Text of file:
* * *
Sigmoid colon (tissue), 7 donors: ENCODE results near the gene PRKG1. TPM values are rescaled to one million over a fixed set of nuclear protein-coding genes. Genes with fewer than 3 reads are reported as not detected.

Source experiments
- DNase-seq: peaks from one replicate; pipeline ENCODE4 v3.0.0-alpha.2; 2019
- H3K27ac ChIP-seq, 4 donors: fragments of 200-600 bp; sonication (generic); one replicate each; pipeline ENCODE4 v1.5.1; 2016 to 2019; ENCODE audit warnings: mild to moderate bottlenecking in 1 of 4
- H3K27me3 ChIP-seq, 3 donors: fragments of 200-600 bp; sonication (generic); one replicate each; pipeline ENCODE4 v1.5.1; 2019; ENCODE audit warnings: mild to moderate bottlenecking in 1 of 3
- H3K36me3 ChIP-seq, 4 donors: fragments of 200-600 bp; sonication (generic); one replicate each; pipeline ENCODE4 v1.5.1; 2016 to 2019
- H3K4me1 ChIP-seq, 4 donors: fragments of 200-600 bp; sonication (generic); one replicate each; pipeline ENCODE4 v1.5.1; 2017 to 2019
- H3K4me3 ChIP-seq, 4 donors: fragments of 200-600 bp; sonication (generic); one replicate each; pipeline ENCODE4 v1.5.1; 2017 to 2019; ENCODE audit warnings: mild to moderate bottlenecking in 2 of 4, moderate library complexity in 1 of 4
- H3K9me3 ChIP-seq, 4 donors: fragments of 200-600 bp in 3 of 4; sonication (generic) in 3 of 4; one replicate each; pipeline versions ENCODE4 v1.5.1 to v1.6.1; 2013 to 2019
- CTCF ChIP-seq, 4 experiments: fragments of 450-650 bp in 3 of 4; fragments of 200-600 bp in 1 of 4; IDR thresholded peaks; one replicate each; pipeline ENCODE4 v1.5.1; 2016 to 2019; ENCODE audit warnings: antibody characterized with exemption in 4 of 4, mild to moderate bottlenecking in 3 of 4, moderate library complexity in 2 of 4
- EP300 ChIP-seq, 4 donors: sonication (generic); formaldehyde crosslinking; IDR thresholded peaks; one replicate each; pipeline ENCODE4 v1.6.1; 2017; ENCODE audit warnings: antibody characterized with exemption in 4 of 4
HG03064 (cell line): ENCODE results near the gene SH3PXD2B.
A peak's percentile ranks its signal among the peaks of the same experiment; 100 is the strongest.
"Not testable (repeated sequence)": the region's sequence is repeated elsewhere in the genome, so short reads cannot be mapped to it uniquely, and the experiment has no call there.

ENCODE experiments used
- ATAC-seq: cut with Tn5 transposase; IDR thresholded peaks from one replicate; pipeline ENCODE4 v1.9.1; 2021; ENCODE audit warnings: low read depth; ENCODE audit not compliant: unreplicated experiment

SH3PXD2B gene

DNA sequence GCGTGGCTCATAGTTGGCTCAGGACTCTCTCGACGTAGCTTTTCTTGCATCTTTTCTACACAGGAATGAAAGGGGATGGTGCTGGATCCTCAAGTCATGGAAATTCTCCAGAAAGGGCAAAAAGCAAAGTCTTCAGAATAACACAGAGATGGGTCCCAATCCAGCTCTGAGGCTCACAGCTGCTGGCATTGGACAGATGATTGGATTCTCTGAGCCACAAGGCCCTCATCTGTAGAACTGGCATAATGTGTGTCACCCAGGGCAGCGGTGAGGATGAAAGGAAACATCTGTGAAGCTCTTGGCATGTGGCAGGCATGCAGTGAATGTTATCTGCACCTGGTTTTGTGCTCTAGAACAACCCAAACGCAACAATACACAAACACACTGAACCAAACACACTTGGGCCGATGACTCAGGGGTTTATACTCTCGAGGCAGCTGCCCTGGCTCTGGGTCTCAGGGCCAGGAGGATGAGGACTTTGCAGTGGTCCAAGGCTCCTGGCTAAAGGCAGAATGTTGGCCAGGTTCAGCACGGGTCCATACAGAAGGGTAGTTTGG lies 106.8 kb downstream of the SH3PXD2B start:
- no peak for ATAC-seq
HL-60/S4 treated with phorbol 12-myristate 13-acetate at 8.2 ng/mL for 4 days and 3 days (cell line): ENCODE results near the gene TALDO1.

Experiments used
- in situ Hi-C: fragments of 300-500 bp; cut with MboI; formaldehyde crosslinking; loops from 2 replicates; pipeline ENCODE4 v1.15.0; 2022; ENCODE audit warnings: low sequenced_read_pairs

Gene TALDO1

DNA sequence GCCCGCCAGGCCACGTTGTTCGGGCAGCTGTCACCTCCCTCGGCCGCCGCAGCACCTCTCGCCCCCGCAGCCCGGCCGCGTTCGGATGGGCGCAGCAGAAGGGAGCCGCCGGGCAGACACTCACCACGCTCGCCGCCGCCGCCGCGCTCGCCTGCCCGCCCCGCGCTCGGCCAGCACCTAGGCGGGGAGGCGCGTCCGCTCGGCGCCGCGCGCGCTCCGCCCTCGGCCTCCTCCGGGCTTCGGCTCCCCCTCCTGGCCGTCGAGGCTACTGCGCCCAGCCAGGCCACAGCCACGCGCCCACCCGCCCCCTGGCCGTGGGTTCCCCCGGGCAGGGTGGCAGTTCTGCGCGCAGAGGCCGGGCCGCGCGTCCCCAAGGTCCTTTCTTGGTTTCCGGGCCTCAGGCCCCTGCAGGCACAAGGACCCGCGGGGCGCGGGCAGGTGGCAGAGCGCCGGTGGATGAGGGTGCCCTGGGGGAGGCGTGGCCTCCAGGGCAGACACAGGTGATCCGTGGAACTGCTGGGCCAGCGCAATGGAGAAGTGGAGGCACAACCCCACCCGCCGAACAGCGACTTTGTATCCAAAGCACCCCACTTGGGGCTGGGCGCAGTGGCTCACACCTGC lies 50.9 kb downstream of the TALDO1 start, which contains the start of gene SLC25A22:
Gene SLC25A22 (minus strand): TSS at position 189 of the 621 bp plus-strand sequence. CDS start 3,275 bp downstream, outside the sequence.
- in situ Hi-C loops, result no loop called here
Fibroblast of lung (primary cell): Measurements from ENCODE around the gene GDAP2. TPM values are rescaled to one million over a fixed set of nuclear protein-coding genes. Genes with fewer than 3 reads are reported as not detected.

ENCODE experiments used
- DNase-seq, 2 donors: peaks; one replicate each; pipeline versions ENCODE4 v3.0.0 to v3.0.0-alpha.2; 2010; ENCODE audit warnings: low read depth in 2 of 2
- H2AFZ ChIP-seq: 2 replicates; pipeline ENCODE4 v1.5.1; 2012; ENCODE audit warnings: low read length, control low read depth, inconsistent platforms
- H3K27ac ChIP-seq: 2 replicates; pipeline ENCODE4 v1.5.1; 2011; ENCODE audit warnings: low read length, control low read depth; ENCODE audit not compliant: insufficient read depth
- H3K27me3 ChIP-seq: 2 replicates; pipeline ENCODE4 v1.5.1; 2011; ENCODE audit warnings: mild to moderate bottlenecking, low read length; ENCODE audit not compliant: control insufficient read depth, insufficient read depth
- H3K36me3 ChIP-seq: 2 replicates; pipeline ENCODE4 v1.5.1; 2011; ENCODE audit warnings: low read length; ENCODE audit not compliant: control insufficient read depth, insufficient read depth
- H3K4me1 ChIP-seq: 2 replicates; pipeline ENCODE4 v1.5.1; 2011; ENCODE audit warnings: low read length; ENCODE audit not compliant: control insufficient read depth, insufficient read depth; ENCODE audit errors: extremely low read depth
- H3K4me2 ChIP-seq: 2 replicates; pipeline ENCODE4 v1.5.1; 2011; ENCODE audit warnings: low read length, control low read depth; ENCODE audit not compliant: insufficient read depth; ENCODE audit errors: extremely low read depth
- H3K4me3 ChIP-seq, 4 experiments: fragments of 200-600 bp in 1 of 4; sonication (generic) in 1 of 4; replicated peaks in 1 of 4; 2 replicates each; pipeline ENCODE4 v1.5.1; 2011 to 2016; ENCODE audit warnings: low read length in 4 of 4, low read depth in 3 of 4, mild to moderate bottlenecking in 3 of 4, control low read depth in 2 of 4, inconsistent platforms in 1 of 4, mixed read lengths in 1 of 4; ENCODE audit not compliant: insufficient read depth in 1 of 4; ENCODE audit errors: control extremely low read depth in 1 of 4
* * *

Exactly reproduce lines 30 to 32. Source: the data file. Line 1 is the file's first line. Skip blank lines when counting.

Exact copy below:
- H2AFZ ChIP-seq: 2 replicates; pipeline ENCODE4 v1.5.1; 2012; ENCODE audit warnings: low read length, control low read depth, inconsistent platforms
- H3K27ac ChIP-seq: 2 replicates; pipeline ENCODE4 v1.5.1; 2011; ENCODE audit warnings: low read length, control low read depth; ENCODE audit not compliant: insufficient read depth
- H3K27me3 ChIP-seq: 2 replicates; pipeline ENCODE4 v1.5.1; 2011; ENCODE audit warnings: mild to moderate bottlenecking, low read length; ENCODE audit not compliant: control insufficient read depth, insufficient read depth